We hear that food packaging will be edible, built with nanotechnology, 3d printed, water soluble and will have biosensors, will be able to heat or cool the content and many other amenities (the website Food Dive provides an amazing list of recent innovations). We don’t think that the future of waste management will be based upon expensive and complex robots in your kitchen, but in smart packaging. And it’s not coming because of the megatrends of environment, technology and big cities but because there will be benefits for consumers, retailers and manufacturers.
Intelligent or active features will add costs to package so innovation must have a final beneficial outcome that outweighs the extra expenses of adding the technology. Where are the benefits? Packaging will “taste” the food and inform the consumer if it’s fresh or spoiled, will confirm microwave doneness, some will be self heating or self cooling, other will shield from pathogen toxins. If RFID equipped, they will also be able to communicate with the refrigerator and track inventory, check expiration dates, alert about food degradation and manage your grocery list available on your phone. The same RFID is helping retailers in the same way; IDTechEx estimates the total RFID market to be worth $9.2bn in 2014, rising to $30.2bn in 2024. For retailers packaging technology will also help to streamline the shopping process for the consumer: do anybody really believe that scanning a QR code relaunching to some web landing pages or sending a beacon signal on the smartphone are going to make life easier to people? When static (ingredient list, nutritional properties etc…) and dynamic (freshness) info will be in the packaging and accessible with wearables, consumer engagement will be much more effective. Have a look at this great post “The Future of Intelligent Retail” all related to packaging development and engagement.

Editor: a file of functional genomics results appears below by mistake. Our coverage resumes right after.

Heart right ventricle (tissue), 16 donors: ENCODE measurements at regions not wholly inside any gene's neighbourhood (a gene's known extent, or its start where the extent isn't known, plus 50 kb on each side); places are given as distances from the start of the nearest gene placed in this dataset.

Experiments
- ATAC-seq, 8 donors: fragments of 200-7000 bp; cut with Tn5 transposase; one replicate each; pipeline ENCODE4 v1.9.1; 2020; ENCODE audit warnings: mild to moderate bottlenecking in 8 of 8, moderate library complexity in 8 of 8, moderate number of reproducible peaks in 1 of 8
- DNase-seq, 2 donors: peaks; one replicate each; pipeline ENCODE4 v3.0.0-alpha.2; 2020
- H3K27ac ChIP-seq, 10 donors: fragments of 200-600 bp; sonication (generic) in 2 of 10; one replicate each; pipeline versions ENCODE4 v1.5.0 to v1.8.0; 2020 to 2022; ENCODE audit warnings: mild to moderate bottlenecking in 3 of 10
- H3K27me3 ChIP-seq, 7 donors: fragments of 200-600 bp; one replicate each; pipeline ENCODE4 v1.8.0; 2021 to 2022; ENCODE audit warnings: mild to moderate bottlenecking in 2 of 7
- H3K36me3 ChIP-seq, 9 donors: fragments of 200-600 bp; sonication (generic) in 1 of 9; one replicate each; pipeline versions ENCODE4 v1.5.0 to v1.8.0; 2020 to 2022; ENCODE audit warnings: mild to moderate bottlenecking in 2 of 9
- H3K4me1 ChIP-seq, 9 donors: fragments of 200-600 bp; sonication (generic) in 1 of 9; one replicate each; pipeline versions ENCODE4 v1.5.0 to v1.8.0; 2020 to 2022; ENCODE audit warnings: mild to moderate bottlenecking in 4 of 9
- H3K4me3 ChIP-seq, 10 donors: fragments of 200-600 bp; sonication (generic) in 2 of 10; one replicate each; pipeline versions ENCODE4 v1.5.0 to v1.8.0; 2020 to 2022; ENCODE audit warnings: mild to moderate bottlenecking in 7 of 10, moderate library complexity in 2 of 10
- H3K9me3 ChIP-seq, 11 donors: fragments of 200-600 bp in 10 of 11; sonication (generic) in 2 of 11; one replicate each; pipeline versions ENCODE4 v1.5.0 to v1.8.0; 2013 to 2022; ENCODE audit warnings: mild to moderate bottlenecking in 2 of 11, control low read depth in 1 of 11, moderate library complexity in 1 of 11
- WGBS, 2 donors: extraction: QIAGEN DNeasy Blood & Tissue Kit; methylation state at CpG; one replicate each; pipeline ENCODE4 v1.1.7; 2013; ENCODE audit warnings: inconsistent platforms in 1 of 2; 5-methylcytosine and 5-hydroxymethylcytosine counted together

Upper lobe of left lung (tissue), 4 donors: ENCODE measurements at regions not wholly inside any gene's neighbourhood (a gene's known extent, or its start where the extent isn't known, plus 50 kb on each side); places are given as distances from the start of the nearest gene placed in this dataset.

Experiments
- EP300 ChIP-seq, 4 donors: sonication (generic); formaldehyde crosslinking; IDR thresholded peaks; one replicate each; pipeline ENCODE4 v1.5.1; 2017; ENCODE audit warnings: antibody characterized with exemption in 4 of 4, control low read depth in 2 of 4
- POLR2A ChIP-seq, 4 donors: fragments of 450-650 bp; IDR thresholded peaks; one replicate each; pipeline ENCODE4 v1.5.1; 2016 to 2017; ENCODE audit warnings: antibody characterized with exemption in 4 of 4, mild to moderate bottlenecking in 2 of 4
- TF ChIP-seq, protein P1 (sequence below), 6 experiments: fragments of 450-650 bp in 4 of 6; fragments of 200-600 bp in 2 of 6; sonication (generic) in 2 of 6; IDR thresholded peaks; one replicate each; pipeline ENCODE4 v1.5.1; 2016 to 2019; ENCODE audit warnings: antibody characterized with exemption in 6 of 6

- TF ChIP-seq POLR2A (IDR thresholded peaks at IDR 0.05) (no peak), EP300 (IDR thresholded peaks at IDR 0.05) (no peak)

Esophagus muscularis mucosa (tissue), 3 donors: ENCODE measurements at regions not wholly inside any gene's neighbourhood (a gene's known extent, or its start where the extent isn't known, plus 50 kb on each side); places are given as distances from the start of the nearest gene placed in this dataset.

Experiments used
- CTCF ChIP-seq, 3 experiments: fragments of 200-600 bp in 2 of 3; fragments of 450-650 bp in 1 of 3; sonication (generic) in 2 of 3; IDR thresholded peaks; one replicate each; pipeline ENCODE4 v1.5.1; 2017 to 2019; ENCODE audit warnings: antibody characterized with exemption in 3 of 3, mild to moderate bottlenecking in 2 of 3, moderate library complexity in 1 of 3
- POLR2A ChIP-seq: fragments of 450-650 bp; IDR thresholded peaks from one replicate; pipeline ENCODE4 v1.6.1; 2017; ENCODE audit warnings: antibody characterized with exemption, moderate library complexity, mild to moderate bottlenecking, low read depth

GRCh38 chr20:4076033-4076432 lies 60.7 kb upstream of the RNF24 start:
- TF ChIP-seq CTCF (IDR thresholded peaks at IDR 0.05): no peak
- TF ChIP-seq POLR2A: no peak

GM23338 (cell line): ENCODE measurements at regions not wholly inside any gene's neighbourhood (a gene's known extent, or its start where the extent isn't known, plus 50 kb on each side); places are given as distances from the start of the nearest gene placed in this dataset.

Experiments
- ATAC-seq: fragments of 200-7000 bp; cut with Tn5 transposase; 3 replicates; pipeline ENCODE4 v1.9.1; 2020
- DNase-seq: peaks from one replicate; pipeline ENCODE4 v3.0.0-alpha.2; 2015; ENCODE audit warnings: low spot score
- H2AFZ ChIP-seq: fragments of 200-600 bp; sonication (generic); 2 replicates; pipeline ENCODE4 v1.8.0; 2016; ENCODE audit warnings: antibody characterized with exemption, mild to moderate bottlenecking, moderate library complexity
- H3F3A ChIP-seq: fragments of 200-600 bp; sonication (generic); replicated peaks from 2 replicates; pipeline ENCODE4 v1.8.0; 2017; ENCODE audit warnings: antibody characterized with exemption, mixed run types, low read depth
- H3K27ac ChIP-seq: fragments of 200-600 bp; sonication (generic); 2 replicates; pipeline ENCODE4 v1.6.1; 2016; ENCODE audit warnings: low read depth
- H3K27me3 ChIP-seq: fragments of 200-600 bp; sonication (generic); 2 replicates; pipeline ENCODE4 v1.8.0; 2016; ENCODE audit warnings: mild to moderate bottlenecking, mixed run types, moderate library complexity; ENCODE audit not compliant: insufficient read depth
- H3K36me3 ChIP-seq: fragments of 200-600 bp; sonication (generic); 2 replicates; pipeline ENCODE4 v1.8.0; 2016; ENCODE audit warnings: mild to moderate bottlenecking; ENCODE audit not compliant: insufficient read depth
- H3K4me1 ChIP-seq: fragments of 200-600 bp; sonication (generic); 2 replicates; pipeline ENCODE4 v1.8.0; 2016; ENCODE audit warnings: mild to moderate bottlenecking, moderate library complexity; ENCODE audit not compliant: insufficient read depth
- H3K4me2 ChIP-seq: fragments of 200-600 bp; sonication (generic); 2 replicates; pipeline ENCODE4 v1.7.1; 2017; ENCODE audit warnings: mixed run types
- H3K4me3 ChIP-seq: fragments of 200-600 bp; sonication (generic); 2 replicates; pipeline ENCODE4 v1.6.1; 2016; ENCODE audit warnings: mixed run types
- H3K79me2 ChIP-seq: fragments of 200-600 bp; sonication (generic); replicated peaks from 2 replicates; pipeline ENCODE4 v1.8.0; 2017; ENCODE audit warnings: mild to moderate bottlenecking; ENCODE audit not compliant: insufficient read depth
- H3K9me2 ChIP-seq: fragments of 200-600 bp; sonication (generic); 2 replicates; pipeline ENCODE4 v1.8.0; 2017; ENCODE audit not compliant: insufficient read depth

But the main benefit of intelligent packaging will be about extending shelf life (especially of fresh food) and this may generate huge profits for both retailers and manufacturers, while for the opposite reason we think that stickers informing the consumer if the frozen chain had been broken will never see the light. Our preferred innovation is relatively simple: additives which make the packaging bio-degradable. As stated by the Waste Management World website in their post “Nanoscopic robot recyclers” chemically, this would cause the long chemical chains to break down into harmless substances which are part of the earth’s natural cycles. Packaging could be designed to start breaking down any time from a few weeks to two years depending on the use of the packaging. Simple, no?
So next time you’re walking into aisle X, have a look at packaging enhancements, the soup might be already talking with your smartphone.
Dont’ forget to follow the Future Chronicles of 31december2099 on Flipboard! We do it with love, follow us.